Have you ever wondered about the inner workings of a particular court? Or how a judge’s workload might affect the resolution of cases on his or her docket? For appellate practitioners, answering these questions before oral argument could help litigants more favorably sculpt their presentations—or at least avoid doing something that may damage their case. Former law clerks can provide some insight on a court’s internal procedure or the preferences specific to a particular judge. I encourage appellate practitioners to talk with former law clerks and use them as a valuable resource before and during the course of appellate litigation. But who better to answer these questions than the judges themselves? A panel of three judges graciously lent their time and expertise to answering these burning questions (and more) at one of the breakout sessions during the 2019 AJEI Summit.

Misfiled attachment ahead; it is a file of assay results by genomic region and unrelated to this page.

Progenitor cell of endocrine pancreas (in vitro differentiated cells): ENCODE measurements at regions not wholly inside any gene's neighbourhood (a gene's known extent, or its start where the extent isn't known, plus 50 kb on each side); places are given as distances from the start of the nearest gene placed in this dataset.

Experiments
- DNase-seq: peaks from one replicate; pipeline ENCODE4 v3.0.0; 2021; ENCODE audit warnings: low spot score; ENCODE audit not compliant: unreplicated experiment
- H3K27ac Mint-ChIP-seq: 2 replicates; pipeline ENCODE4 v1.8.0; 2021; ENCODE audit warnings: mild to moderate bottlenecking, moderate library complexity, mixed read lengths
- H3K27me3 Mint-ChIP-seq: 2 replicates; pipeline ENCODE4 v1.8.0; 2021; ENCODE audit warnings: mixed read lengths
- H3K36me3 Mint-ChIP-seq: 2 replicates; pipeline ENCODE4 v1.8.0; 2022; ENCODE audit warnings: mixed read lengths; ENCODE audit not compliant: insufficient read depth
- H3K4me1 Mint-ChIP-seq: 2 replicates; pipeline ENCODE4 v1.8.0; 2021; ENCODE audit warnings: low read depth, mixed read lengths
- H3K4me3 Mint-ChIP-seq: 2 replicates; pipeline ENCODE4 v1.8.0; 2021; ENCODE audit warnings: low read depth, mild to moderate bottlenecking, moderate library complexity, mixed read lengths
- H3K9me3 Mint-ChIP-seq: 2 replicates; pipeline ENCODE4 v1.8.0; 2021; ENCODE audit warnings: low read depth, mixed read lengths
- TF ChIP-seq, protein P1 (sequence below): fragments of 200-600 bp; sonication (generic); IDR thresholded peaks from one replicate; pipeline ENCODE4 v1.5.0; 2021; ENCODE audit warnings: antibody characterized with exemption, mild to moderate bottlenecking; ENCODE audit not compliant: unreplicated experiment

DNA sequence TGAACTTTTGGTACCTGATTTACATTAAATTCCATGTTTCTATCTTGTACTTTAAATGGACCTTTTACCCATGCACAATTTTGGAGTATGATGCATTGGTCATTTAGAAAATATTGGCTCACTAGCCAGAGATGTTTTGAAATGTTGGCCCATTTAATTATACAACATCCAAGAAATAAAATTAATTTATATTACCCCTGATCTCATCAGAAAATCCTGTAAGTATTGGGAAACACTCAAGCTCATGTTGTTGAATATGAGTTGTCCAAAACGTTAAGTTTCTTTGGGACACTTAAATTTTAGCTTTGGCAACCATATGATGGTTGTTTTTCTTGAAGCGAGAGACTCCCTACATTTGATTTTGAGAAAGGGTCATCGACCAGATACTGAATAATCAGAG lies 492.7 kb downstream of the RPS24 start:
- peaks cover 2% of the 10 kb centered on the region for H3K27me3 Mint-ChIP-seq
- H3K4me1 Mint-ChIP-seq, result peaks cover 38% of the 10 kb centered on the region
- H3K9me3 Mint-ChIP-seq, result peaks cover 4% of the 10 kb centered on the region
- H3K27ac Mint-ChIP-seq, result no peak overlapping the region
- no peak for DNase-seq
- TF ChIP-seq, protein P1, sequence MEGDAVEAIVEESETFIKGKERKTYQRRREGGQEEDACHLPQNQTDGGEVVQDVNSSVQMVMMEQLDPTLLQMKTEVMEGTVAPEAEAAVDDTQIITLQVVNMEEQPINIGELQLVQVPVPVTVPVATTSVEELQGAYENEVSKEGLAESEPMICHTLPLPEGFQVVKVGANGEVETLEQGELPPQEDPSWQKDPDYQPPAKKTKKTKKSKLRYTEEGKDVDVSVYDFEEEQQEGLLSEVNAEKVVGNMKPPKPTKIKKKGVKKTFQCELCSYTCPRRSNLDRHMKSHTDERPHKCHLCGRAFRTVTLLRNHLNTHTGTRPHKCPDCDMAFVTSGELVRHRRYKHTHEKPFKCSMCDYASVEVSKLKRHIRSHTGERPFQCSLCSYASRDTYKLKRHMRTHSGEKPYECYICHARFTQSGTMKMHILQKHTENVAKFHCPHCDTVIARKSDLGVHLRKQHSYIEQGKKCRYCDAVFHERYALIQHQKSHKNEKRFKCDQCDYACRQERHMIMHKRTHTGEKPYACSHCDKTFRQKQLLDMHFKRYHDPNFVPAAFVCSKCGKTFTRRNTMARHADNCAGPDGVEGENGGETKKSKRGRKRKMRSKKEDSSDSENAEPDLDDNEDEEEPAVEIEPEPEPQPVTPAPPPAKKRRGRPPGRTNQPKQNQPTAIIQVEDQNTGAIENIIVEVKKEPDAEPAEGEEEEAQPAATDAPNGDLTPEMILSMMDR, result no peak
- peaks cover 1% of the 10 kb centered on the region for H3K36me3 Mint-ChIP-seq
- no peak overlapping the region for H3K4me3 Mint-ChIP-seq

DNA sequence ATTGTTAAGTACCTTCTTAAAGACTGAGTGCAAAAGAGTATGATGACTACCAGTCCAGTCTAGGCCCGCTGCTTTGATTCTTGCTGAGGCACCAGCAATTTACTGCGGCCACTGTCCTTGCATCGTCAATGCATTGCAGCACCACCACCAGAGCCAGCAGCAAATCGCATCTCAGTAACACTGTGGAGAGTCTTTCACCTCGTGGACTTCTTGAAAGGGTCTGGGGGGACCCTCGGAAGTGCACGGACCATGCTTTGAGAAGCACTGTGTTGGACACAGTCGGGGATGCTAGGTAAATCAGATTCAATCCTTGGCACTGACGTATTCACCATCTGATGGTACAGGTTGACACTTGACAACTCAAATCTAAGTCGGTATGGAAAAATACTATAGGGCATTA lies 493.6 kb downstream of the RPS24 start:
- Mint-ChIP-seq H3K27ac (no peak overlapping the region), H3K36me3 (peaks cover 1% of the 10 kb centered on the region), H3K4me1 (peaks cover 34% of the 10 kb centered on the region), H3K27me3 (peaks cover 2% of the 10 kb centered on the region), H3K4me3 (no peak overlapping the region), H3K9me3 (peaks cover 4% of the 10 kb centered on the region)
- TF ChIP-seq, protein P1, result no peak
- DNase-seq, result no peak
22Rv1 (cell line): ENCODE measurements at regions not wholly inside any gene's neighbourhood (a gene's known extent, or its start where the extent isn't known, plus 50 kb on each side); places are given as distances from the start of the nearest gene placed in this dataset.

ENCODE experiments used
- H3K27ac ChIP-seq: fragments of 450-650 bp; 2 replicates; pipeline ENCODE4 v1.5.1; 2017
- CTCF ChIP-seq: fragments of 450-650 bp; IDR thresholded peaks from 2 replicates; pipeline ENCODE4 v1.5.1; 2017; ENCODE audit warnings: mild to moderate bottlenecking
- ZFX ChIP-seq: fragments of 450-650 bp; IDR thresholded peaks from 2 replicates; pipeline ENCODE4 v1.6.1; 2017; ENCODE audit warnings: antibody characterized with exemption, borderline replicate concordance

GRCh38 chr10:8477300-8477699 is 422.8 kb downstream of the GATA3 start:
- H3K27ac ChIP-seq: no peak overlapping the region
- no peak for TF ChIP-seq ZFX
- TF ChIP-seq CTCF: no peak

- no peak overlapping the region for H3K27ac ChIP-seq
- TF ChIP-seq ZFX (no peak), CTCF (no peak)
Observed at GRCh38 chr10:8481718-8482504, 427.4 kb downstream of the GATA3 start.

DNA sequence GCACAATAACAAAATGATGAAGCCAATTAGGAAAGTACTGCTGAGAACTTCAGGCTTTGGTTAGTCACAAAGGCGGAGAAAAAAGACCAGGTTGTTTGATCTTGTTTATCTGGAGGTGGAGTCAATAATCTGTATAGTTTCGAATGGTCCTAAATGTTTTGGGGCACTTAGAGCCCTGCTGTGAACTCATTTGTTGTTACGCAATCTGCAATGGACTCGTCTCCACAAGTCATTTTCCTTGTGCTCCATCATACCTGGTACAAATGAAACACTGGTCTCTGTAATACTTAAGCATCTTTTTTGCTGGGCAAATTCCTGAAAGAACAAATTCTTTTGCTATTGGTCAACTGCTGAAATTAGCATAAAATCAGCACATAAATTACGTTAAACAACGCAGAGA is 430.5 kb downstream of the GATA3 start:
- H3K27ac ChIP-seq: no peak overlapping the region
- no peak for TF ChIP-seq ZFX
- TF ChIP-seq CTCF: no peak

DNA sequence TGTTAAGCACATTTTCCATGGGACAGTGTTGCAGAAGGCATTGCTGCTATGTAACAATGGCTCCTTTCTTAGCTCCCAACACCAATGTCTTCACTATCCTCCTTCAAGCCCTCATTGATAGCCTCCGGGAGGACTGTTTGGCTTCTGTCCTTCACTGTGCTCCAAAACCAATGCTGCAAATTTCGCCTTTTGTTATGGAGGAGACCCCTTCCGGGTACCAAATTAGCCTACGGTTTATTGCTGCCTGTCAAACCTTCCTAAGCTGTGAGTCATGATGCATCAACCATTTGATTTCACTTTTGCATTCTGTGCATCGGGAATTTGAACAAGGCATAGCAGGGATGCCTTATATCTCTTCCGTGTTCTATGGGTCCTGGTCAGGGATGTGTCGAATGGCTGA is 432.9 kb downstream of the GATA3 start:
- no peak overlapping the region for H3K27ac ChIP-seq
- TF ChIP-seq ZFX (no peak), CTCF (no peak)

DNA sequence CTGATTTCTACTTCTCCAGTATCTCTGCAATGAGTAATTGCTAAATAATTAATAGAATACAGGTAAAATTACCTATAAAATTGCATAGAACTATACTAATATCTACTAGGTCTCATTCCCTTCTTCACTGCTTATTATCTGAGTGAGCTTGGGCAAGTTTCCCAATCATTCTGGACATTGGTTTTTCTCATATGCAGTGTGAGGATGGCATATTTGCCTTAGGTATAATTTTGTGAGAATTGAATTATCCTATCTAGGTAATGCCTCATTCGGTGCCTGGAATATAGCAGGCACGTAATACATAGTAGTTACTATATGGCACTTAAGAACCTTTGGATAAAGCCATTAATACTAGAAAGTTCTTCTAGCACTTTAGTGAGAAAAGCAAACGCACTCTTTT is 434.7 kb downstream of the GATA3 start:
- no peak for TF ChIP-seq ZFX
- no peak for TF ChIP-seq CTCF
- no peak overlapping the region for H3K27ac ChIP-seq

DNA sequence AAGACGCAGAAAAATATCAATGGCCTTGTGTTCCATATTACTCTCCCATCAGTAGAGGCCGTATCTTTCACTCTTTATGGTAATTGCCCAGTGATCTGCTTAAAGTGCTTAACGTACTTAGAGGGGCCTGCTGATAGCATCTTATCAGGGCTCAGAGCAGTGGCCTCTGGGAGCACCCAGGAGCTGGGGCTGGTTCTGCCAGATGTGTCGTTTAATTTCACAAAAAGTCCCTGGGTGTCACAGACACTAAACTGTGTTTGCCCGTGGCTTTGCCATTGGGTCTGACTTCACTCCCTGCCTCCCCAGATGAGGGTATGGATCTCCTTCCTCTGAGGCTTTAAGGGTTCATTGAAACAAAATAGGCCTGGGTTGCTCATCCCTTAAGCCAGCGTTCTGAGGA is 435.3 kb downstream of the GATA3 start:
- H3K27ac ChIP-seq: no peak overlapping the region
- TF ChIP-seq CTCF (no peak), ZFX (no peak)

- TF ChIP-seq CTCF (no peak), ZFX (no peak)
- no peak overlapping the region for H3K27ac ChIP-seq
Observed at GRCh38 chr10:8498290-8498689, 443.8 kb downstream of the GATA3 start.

Panelists Hon. Jenny Rivera, Hon. Randy Smith, and Hon. Al Diaz—an instructive mix of state and federal judges—spoke to a crowded room of appellate judges and litigators. Judge Rivera serves on the New York Court of Appeals after having been appointed by Governor Andrew Cuomo in 2013 to a 14-year term. She is the second Hispanic woman to serve on New York’s highest court, following her predecessor Hon. Carmen Beauchamp Ciparick. Judge Smith is a Senior Judge of the United States Court of Appeals for the Ninth Circuit. He was nominated by President George W. Bush and was the first Article III judge confirmed by the Senate of the 110th Congress in 2007. And Judge Diaz serves on the United States Court of Appeals for the Fourth Circuit. He was nominated by President Barack Obama in 2009 and confirmed by the Senate in 2010. Judge Diaz bears the distinction of being the first Hispanic judge to serve on the Fourth Circuit. The panel was moderated by Ric Schickele, a career law clerk to Judge Consuelo Callahan of the Ninth Circuit.